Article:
Well , all over radio4 this morning was some politician saying , "Well we sorted those fixed odds betting machines on the high street , now we're coming after online gambling , internets . so watch out!"
I guess lootboxes wont be first in the firing line though , and they may find regulating the internet trickier than regulating a high st shop...
Because cheaters make regular honest folks abandon the game, then tell their mates not to buy it because of the cheaters....
Theres nothing worse than spawn ... die spawn die... spawn die.... without even a chance to do anything because some ass thinks its funny to run an aimbot and kill everyone in seconds
They're "anti-cheats" against cheats used for online PvP gaming like Fallout-76 and Anthem and Battlefront 2 and so forth. The cheats would enable you to get enhancements without having to go through micro-transactions - a crime worse than murder as far as the likes of EA are concerned.
"As detected by their "anti-cheat" system."
In certain very old multiplayer games there was a "cheat" flag. I discovered in many games that it didn't take into account certain effects you could stack, and thus you could end up wrecking a long game by cheating.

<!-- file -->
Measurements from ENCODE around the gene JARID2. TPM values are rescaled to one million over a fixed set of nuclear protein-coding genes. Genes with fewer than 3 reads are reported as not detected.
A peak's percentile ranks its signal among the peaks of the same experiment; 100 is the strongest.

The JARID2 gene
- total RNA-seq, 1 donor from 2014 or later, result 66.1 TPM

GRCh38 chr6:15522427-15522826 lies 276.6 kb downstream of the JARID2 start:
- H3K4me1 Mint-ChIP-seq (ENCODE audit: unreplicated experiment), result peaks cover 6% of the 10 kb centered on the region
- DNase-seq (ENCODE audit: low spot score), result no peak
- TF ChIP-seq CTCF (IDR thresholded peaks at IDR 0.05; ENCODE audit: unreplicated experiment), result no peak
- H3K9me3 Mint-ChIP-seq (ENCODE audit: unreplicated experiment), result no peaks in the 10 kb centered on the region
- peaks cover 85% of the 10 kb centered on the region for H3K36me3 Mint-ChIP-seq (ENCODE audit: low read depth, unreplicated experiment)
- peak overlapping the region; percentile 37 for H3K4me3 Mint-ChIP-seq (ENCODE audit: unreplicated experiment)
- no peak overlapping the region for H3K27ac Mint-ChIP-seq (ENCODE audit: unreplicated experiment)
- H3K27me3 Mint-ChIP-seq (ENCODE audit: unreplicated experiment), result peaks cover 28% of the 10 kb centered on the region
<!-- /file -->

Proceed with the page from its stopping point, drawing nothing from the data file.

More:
Always liked that Civ just stuck it on the menu for you :)
There are some who feel taking Ashen Empire Ermor in Dominions 2 is cheating anyway.
And that argument falls flat when your disc breaks because they do not send you a new disc.
If I had a license, then the disc is irrelevant and breaking one should ensure you get another free. But no, you have to pay for a new disc, meaning you pay a second license.
So that means that that disc is mine, and licensing terms can stuff it where the sun don't shine.
Of course, that only mattered when games were actually sold on discs. With rampant multiplayer everywhere, all they need to do now is control your access to the server. They don't care about discs any more.
And that argument falls flat when CD Project Red sent me a replacement Witcher 3 disk when mine became unreadable, free of charge. All I had to do was email them a picture of the game packaging including the disk(s) .
The replacement arrived less than a week after requesting it.
And, if you "break" your disk why would you expect it to be replaced for free? if you buy anything and "break" it, would you expect it to be replaced free of charge?
There is a cost to a physical disk, not to mention the cost associated with handling and postage/packaging.
"There is a cost to a physical disk, not to mention the cost associated with handling and postage/packaging."
Which should be minimal. Even if you allowed for say two replacement disks per sale, and you spend the minimum effort checking the client claims, it's maybe a buck or two on top of a games price.